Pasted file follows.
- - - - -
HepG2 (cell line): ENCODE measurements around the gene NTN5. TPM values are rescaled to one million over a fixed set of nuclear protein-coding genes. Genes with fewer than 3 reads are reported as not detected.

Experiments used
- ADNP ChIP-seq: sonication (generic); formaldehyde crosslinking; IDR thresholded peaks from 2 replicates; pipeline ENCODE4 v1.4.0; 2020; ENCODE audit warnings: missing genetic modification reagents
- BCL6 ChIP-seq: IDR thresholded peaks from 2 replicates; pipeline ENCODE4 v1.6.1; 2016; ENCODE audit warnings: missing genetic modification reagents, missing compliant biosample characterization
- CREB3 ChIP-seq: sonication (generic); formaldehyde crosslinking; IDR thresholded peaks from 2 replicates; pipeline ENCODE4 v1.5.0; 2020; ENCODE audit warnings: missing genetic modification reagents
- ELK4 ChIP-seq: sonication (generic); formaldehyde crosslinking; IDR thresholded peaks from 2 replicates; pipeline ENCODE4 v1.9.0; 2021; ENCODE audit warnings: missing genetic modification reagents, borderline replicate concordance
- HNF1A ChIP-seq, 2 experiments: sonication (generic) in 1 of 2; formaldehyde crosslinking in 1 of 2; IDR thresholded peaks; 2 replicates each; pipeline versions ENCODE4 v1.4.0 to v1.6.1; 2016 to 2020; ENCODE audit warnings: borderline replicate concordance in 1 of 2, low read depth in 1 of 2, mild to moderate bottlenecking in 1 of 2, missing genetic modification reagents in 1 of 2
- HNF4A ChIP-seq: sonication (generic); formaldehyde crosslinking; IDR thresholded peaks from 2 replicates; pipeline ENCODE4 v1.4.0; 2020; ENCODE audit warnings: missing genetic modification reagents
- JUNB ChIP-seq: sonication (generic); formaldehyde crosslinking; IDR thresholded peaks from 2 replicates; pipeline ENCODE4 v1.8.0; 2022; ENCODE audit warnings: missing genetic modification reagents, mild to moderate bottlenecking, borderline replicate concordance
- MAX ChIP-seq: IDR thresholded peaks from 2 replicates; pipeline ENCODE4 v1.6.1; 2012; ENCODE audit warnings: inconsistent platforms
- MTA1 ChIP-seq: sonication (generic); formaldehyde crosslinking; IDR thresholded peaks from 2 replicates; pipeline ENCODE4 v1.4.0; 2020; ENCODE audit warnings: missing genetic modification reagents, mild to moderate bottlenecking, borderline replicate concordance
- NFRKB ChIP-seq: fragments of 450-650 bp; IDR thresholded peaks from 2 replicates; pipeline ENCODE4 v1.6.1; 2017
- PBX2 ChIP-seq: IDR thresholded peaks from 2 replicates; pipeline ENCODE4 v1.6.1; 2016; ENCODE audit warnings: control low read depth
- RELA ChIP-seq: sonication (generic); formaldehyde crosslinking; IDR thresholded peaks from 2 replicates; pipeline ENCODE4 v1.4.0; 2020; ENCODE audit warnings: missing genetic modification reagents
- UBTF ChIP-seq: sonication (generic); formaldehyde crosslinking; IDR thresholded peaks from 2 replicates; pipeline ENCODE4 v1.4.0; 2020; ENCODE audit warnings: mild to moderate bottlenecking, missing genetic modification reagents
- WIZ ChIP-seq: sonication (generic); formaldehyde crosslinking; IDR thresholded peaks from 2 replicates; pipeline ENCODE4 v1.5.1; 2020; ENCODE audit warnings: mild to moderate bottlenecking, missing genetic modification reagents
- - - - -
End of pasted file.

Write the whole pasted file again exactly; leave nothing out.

HepG2 (cell line): ENCODE measurements around the gene NTN5. TPM values are rescaled to one million over a fixed set of nuclear protein-coding genes. Genes with fewer than 3 reads are reported as not detected.

Experiments used
- ADNP ChIP-seq: sonication (generic); formaldehyde crosslinking; IDR thresholded peaks from 2 replicates; pipeline ENCODE4 v1.4.0; 2020; ENCODE audit warnings: missing genetic modification reagents
- BCL6 ChIP-seq: IDR thresholded peaks from 2 replicates; pipeline ENCODE4 v1.6.1; 2016; ENCODE audit warnings: missing genetic modification reagents, missing compliant biosample characterization
- CREB3 ChIP-seq: sonication (generic); formaldehyde crosslinking; IDR thresholded peaks from 2 replicates; pipeline ENCODE4 v1.5.0; 2020; ENCODE audit warnings: missing genetic modification reagents
- ELK4 ChIP-seq: sonication (generic); formaldehyde crosslinking; IDR thresholded peaks from 2 replicates; pipeline ENCODE4 v1.9.0; 2021; ENCODE audit warnings: missing genetic modification reagents, borderline replicate concordance
- HNF1A ChIP-seq, 2 experiments: sonication (generic) in 1 of 2; formaldehyde crosslinking in 1 of 2; IDR thresholded peaks; 2 replicates each; pipeline versions ENCODE4 v1.4.0 to v1.6.1; 2016 to 2020; ENCODE audit warnings: borderline replicate concordance in 1 of 2, low read depth in 1 of 2, mild to moderate bottlenecking in 1 of 2, missing genetic modification reagents in 1 of 2
- HNF4A ChIP-seq: sonication (generic); formaldehyde crosslinking; IDR thresholded peaks from 2 replicates; pipeline ENCODE4 v1.4.0; 2020; ENCODE audit warnings: missing genetic modification reagents
- JUNB ChIP-seq: sonication (generic); formaldehyde crosslinking; IDR thresholded peaks from 2 replicates; pipeline ENCODE4 v1.8.0; 2022; ENCODE audit warnings: missing genetic modification reagents, mild to moderate bottlenecking, borderline replicate concordance
- MAX ChIP-seq: IDR thresholded peaks from 2 replicates; pipeline ENCODE4 v1.6.1; 2012; ENCODE audit warnings: inconsistent platforms
- MTA1 ChIP-seq: sonication (generic); formaldehyde crosslinking; IDR thresholded peaks from 2 replicates; pipeline ENCODE4 v1.4.0; 2020; ENCODE audit warnings: missing genetic modification reagents, mild to moderate bottlenecking, borderline replicate concordance
- NFRKB ChIP-seq: fragments of 450-650 bp; IDR thresholded peaks from 2 replicates; pipeline ENCODE4 v1.6.1; 2017
- PBX2 ChIP-seq: IDR thresholded peaks from 2 replicates; pipeline ENCODE4 v1.6.1; 2016; ENCODE audit warnings: control low read depth
- RELA ChIP-seq: sonication (generic); formaldehyde crosslinking; IDR thresholded peaks from 2 replicates; pipeline ENCODE4 v1.4.0; 2020; ENCODE audit warnings: missing genetic modification reagents
- UBTF ChIP-seq: sonication (generic); formaldehyde crosslinking; IDR thresholded peaks from 2 replicates; pipeline ENCODE4 v1.4.0; 2020; ENCODE audit warnings: mild to moderate bottlenecking, missing genetic modification reagents
- WIZ ChIP-seq: sonication (generic); formaldehyde crosslinking; IDR thresholded peaks from 2 replicates; pipeline ENCODE4 v1.5.1; 2020; ENCODE audit warnings: mild to moderate bottlenecking, missing genetic modification reagents